Background & Aims: KITENIN was previously reported to promote metastasis in mouse colon tumor models; however, the signaling mechanism of KITENIN at the cellular level was unknown. We investigated the functional role of KITENIN with respect to colorectal cancer (CRC) cell invasion and its expression in CRC tissues.
Methods: The effect of KITENIN on cell motility was analyzed in a migration and invasion assay upon its overexpression and knockdown. Immunoprecipitation was used to elucidate binding partners and immunohistochemistry was used to study expression levels.
Results: KITENIN overexpression enhanced the migration of rat intestinal epithelial cells, whereas a loss of invasiveness was observed in CRC cells after KITENIN-knockdown. Mechanically, KITENIN served as a scaffolding molecule that simultaneously recruited both Dishevelled (Dvl) and PKCδ_ through the membrane-spanning C-terminal region to form a complex that stimulated ERK/AP-1 via a PKCδ_ component but also organized the actin filament via a Dvl component. The KITENIN complex controlled the invasiveness of CRC cells etiologically harboring various mutations in APC, beta-catenin, or K-ras, in which AP-1 activation is redundant but the organization of the actin filament is indispensable for cell motility. Clinically, KITENIN expression was significantly higher in colon cancer tissues from advanced stage (III, IV) than that of stage I CRC and also in corresponding metastatic tissues.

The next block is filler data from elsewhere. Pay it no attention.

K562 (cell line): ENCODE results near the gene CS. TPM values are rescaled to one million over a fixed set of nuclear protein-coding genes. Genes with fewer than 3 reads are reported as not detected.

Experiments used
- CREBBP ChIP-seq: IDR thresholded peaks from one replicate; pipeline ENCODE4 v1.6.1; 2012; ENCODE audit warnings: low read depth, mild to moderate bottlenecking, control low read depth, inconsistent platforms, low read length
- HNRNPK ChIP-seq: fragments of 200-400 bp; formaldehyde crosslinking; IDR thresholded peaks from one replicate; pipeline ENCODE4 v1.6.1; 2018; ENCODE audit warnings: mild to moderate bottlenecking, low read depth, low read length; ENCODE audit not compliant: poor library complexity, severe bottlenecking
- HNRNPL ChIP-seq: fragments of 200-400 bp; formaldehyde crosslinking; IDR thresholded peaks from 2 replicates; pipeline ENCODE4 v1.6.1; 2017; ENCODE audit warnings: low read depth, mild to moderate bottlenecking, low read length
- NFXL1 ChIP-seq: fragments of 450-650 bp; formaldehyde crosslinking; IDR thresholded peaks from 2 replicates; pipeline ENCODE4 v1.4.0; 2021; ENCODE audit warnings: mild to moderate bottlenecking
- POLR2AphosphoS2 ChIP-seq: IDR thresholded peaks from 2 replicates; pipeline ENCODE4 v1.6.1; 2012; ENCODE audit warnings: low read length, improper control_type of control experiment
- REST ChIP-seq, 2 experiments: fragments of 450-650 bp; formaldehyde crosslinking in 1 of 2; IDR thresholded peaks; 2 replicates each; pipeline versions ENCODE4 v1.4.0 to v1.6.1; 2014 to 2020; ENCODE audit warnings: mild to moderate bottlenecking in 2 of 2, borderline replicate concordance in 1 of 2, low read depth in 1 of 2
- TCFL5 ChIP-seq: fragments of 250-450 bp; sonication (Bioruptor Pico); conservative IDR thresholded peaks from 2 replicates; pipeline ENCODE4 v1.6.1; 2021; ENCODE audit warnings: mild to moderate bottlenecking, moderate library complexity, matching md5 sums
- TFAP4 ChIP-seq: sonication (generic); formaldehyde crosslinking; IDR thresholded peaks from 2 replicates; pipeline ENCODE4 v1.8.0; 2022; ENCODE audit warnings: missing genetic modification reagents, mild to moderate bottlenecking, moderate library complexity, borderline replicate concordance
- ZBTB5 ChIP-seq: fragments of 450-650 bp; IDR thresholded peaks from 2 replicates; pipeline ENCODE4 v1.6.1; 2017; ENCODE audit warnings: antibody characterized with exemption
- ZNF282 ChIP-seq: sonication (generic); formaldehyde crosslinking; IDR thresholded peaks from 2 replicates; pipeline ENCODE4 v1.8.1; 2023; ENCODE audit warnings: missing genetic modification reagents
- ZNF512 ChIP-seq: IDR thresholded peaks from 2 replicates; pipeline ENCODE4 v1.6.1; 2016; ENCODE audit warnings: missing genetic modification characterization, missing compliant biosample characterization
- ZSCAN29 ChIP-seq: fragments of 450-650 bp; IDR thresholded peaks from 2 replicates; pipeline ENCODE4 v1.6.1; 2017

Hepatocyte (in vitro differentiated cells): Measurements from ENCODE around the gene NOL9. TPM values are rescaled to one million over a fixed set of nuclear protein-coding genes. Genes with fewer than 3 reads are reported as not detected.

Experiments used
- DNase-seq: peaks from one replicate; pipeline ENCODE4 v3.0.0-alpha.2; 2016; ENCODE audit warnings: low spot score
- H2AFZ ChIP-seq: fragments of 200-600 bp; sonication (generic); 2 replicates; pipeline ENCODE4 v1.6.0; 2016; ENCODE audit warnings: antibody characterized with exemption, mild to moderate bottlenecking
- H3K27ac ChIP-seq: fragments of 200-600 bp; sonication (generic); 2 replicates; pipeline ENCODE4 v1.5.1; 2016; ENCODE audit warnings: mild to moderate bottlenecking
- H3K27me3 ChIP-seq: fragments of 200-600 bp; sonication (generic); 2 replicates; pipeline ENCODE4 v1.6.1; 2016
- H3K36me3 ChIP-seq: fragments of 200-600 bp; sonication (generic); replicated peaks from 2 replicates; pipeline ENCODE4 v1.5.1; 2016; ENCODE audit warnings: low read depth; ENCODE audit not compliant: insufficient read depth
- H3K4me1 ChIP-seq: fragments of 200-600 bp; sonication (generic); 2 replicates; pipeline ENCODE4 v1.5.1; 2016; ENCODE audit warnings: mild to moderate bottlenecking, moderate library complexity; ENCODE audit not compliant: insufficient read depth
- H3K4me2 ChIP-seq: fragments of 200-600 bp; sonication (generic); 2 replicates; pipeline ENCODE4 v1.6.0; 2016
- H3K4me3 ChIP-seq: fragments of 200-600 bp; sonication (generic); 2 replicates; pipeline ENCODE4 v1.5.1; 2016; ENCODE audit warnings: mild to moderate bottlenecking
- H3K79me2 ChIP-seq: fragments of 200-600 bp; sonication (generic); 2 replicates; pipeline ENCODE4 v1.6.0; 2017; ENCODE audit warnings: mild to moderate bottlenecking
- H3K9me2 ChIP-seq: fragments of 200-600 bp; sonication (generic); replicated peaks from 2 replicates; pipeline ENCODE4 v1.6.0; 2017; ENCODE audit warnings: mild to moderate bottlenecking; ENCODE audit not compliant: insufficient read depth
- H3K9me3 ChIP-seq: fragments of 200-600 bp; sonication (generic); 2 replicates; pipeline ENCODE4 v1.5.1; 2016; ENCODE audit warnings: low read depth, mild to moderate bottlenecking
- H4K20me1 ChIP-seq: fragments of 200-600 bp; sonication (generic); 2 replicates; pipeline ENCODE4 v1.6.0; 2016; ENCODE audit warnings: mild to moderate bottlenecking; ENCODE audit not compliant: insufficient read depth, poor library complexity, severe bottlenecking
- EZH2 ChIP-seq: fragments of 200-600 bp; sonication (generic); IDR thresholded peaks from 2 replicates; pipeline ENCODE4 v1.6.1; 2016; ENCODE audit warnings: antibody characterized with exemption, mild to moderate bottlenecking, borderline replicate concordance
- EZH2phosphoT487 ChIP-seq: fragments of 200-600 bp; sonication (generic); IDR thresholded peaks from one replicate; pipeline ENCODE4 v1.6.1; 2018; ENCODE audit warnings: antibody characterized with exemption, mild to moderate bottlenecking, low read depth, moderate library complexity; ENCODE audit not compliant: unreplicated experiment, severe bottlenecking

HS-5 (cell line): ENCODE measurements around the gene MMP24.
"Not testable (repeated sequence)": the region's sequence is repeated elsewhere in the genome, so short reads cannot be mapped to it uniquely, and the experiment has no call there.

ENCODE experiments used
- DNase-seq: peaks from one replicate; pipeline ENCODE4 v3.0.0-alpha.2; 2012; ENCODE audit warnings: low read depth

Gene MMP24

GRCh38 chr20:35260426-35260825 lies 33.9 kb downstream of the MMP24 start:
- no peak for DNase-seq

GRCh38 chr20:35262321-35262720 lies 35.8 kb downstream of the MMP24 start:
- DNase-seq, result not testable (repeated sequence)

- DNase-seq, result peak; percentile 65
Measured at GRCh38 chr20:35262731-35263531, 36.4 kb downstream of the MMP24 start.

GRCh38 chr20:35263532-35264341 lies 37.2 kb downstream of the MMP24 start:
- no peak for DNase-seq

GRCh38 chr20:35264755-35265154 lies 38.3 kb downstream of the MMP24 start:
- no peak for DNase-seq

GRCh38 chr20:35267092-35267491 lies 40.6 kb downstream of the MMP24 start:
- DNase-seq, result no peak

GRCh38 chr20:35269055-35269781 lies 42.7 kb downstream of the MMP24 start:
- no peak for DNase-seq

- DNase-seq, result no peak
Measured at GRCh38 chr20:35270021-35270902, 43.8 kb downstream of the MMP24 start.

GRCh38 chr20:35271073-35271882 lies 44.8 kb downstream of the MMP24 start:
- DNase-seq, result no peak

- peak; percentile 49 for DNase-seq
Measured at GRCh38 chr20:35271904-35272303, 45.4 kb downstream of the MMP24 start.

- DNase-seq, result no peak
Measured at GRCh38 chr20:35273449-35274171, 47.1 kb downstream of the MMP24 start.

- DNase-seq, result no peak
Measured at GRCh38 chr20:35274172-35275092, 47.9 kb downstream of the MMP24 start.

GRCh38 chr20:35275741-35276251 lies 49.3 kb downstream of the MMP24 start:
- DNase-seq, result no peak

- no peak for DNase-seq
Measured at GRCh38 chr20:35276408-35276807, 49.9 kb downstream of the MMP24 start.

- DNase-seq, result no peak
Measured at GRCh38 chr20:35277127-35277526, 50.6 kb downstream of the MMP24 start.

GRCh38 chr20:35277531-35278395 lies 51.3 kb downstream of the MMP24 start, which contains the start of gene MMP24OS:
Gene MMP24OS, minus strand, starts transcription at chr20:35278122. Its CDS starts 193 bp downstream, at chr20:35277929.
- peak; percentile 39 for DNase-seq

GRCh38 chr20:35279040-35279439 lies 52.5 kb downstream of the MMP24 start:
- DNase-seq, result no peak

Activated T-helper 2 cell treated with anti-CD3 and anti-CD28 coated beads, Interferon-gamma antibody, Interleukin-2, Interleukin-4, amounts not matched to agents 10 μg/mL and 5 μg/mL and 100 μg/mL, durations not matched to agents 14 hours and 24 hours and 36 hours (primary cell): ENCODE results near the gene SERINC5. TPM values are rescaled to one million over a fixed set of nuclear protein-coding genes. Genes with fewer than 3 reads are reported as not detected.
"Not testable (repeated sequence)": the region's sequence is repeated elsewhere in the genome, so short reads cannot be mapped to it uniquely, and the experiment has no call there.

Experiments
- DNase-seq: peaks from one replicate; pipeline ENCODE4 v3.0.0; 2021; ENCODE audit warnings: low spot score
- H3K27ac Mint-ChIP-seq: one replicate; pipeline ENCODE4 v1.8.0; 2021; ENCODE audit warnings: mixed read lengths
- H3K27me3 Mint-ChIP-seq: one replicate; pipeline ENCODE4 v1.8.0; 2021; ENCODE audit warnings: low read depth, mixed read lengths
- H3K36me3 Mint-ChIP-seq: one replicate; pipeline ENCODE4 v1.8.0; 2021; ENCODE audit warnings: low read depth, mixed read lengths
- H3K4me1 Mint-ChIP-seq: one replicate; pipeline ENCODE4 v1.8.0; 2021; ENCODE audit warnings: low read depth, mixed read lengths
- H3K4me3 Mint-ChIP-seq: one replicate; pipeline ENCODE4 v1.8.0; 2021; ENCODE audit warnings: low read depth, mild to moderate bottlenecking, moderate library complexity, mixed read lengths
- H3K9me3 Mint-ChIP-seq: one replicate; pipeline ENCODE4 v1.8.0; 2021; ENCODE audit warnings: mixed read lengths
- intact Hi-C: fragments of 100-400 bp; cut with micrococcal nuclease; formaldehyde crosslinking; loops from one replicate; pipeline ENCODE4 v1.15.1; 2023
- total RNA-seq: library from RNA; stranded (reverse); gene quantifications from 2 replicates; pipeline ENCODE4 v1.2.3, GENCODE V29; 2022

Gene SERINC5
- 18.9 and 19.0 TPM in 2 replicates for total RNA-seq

Conclusions: The functional KITENIN complex acts as an executor in regard to cell motility and thereby controls CRC cell invasion, which may contribute to promoting metastasis.
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